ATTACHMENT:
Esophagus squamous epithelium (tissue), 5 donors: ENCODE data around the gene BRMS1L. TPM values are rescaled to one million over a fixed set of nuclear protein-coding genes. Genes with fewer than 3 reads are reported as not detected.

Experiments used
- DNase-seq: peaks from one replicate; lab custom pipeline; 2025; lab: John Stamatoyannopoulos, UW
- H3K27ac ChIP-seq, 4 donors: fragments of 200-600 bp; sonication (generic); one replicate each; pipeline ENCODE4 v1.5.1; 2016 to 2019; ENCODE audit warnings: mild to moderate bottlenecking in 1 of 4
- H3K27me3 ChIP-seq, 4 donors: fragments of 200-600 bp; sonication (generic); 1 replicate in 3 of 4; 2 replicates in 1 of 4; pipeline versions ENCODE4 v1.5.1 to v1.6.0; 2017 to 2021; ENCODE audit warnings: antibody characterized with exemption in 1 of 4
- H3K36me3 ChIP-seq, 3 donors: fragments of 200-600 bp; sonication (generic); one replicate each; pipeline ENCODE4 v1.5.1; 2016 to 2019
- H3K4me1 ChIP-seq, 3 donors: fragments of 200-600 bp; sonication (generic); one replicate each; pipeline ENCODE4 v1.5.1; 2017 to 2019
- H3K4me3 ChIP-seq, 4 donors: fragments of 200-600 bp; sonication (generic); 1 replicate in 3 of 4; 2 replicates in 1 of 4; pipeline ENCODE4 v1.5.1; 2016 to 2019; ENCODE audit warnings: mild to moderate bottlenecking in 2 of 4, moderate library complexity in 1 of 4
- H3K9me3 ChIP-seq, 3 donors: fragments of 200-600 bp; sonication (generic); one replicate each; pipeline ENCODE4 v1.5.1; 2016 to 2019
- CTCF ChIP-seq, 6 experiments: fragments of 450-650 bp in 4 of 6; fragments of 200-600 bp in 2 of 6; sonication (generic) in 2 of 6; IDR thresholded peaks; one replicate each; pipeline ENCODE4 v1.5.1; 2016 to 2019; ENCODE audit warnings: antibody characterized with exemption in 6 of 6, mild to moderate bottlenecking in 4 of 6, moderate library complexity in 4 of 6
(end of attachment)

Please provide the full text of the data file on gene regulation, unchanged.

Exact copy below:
Esophagus squamous epithelium (tissue), 5 donors: ENCODE data around the gene BRMS1L. TPM values are rescaled to one million over a fixed set of nuclear protein-coding genes. Genes with fewer than 3 reads are reported as not detected.

Experiments used
- DNase-seq: peaks from one replicate; lab custom pipeline; 2025; lab: John Stamatoyannopoulos, UW
- H3K27ac ChIP-seq, 4 donors: fragments of 200-600 bp; sonication (generic); one replicate each; pipeline ENCODE4 v1.5.1; 2016 to 2019; ENCODE audit warnings: mild to moderate bottlenecking in 1 of 4
- H3K27me3 ChIP-seq, 4 donors: fragments of 200-600 bp; sonication (generic); 1 replicate in 3 of 4; 2 replicates in 1 of 4; pipeline versions ENCODE4 v1.5.1 to v1.6.0; 2017 to 2021; ENCODE audit warnings: antibody characterized with exemption in 1 of 4
- H3K36me3 ChIP-seq, 3 donors: fragments of 200-600 bp; sonication (generic); one replicate each; pipeline ENCODE4 v1.5.1; 2016 to 2019
- H3K4me1 ChIP-seq, 3 donors: fragments of 200-600 bp; sonication (generic); one replicate each; pipeline ENCODE4 v1.5.1; 2017 to 2019
- H3K4me3 ChIP-seq, 4 donors: fragments of 200-600 bp; sonication (generic); 1 replicate in 3 of 4; 2 replicates in 1 of 4; pipeline ENCODE4 v1.5.1; 2016 to 2019; ENCODE audit warnings: mild to moderate bottlenecking in 2 of 4, moderate library complexity in 1 of 4
- H3K9me3 ChIP-seq, 3 donors: fragments of 200-600 bp; sonication (generic); one replicate each; pipeline ENCODE4 v1.5.1; 2016 to 2019
- CTCF ChIP-seq, 6 experiments: fragments of 450-650 bp in 4 of 6; fragments of 200-600 bp in 2 of 6; sonication (generic) in 2 of 6; IDR thresholded peaks; one replicate each; pipeline ENCODE4 v1.5.1; 2016 to 2019; ENCODE audit warnings: antibody characterized with exemption in 6 of 6, mild to moderate bottlenecking in 4 of 6, moderate library complexity in 4 of 6